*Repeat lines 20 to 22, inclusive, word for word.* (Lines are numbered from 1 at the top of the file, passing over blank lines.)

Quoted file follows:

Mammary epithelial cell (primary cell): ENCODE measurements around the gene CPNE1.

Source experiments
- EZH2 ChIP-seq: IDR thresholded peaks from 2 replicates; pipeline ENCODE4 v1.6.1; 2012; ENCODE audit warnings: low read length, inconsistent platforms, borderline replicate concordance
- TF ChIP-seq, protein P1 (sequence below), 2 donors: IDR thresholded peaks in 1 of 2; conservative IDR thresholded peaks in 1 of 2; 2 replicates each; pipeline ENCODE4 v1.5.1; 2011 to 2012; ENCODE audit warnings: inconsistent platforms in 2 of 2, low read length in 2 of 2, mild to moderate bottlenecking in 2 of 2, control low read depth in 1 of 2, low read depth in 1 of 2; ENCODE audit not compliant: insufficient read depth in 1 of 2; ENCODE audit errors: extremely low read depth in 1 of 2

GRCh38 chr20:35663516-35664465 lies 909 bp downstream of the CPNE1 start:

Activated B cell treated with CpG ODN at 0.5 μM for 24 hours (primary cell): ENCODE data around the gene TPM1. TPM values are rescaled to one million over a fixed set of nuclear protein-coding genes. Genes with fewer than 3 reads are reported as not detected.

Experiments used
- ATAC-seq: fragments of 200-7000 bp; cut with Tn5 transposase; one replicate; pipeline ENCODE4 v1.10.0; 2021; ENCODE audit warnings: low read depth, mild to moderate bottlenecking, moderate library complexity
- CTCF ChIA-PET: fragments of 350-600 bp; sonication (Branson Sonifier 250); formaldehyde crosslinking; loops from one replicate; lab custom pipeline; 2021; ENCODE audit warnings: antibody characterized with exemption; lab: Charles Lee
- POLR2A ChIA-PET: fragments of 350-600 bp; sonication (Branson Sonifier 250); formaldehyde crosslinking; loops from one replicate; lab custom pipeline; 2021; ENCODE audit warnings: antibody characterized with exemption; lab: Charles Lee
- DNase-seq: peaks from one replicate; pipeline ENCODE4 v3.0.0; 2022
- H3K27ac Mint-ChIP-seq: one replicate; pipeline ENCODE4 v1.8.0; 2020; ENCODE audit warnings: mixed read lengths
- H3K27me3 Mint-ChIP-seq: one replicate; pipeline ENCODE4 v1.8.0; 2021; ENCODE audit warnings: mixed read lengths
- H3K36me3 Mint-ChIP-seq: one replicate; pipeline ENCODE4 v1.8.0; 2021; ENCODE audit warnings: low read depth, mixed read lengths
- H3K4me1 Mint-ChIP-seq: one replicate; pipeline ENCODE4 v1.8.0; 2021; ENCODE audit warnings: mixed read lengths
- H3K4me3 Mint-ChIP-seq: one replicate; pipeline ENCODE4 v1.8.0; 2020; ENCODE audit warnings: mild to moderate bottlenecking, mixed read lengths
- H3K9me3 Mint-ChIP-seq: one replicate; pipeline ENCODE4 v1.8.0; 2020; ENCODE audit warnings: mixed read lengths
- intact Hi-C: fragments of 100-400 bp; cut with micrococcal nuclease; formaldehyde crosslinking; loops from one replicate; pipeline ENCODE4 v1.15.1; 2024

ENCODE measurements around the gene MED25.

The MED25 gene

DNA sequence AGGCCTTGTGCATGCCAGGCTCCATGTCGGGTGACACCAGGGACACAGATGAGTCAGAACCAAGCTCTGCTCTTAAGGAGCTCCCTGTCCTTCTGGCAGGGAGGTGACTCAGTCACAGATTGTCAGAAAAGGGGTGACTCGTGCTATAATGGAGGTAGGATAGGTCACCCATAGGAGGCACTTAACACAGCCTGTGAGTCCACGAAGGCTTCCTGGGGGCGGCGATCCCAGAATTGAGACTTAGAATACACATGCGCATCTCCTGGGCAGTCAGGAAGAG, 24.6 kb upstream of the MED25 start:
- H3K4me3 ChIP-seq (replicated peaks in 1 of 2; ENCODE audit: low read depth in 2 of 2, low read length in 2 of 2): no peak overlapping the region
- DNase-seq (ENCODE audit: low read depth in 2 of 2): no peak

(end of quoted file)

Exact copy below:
The MED25 gene

DNA sequence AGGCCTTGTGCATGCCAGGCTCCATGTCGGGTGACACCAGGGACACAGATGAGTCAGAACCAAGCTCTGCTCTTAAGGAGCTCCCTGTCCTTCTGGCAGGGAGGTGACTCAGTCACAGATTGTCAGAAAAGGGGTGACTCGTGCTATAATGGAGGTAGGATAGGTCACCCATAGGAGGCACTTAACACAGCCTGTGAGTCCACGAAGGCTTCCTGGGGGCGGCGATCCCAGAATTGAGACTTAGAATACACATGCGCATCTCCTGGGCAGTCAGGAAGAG, 24.6 kb upstream of the MED25 start:
- H3K4me3 ChIP-seq (replicated peaks in 1 of 2; ENCODE audit: low read depth in 2 of 2, low read length in 2 of 2): no peak overlapping the region